12.14 The advice by the court is that MAS might wish to amend s 197(1) to make it clear whether and what kind of mens rea is required for liability under the first and third limbs of s 197(1): Tan Chong Koay at [53]. This is particularly important as s 197(1) creates both a criminal offence as well as a prohibition subject to a civil penalty, and the kind of mens rea required may need to be calibrated according to the consequence involved. The advice is a timely one considering the dissatisfaction that has been repeatedly expressed with regard to criminal laws which do not expressly stipulate the requirement of mens rea: see Chan Sek Keong CJ, Rethinking the Criminal Justice System of Singapore for the 21st Century in The Singapore Conference: Leading the Law and Lawyers into the New Millennium@2020(Butterworths, 2000).

Wilful blindness

12.15 Several cases decided in 2011 discussed the concept of wilful blindness in the context of drug offences under the Misuse of Drugs Act (Cap 185, 2008 Rev Ed) (MDA), as expounded in the Court of Appeal case of Tan Kiam Peng v Public Prosecutor[2008] 1 SLR(R) 1 (Tan Kiam Peng). For comment on Tan Kiam Peng, see Hor, Criminal Justice in the Chan CourtSAL Conference 2011: Developments in Singapore Law Between 2006 and 2010 (Academy Publishing, 2011).

12.16 For purposes of the drug offences under the MDA (ie, drug trafficking and drug importation under ss 5 and 7 of the MDA), the Prosecution must prove that the accused knew the specific type of controlled drug involved: Tan Kiam Peng at [95]. However, the concept of wilful blindness may be used by the Prosecution to assist its case in two ways. The first way involves the Prosecution using the concept of wilful blindness to show that the accused had actual knowledge of the drug in question. The second way in which the Prosecution may use the concept of wilful blindness is when it cannot show that the accused had actual knowledge of the drug involved.

12.17 Concerning the first way, in Public Prosecutor v Mas Swan bin Adnan[2011] SGHC 107 (Mas Swan), the High Court noted that the doctrine of wilful blindness is an evidential tool towards establishing actual knowledge: Mas Swan at [55]. What if the accused only suspects that he is handling illicit drugs but refuses to confirm if this is true is this sufficient to justify a finding of wilful blindness and therefore actual knowledge of the drug? Tan Kiam Peng had cautioned that whether a finding of wilful blindness will be made depends on the relevant factual matrix and the accused deliberately decides to turn a blind eye: Tan Kiam Peng at [125] [emphasis added]. In Khor Soon Lee v Public Prosecutor[2011] 3 SLR 201 (Khor Soon Lee), the Court of Appeal warned that (Khor Soon Lee at [20]):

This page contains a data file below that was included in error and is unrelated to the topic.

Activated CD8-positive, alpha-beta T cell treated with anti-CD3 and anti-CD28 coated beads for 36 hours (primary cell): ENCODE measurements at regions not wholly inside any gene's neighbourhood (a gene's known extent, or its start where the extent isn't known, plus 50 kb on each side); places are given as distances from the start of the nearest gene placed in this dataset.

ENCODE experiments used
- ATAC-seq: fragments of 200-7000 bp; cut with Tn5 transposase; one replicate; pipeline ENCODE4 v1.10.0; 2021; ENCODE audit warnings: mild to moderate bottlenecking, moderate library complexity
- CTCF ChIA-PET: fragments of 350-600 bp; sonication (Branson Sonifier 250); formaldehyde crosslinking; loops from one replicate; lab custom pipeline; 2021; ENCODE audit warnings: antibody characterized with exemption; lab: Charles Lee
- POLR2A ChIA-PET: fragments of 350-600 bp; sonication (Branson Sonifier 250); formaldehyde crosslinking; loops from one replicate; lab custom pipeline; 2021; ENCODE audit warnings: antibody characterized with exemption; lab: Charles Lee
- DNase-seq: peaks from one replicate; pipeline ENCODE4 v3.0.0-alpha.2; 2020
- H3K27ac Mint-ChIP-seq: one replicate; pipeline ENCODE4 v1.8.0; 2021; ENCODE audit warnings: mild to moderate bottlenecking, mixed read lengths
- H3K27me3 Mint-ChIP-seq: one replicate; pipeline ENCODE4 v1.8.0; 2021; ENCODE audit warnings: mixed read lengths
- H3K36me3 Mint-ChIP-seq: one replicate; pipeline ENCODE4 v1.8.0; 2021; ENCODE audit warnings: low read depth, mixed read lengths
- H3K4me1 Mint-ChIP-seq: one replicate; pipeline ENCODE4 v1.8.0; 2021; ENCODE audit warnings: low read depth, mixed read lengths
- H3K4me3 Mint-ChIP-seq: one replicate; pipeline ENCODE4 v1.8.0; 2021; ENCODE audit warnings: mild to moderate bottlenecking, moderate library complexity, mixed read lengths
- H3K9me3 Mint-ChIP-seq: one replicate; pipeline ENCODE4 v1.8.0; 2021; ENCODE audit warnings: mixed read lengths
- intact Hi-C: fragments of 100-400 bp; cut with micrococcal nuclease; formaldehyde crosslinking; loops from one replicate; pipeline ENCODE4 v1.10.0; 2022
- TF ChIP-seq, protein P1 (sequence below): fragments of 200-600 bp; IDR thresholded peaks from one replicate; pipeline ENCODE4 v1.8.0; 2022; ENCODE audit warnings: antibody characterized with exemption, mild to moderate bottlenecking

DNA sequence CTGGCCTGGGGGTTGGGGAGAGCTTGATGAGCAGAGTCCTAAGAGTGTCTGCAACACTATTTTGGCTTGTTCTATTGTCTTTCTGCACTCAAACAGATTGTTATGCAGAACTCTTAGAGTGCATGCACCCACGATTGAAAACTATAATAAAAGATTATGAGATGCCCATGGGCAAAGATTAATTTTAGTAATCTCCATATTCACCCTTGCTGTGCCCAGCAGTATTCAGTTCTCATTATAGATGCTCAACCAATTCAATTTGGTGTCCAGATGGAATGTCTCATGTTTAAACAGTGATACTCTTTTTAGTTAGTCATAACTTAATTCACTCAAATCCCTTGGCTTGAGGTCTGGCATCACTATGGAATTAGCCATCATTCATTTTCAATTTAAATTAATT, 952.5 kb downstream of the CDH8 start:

[N]egligence or recklessness does not amount to wilful blindness It is a high threshold to be met and a finding of wilful blindness ought not to be made unless there is a strong factual basis for doing so. [emphasis in original]

12.18 The Court of Appeal in Nagaenthran a/l K Dharmalingam v Public Prosecutor[2011] 4 SLR 1156 (Nagaenthran) also offered the following guidance (Nagaenthran at [30]):

Wilful blindness (or Nelsonian blindness) is merely lawyer-speak for actual knowledge that is inferred from the circumstances of the case. It is an indirect way to prove actual...

To continue reading

Request your trial

VLEX uses login cookies to provide you with a better browsing experience. If you click on 'Accept' or continue browsing this site we consider that you accept our cookie policy. ACCEPT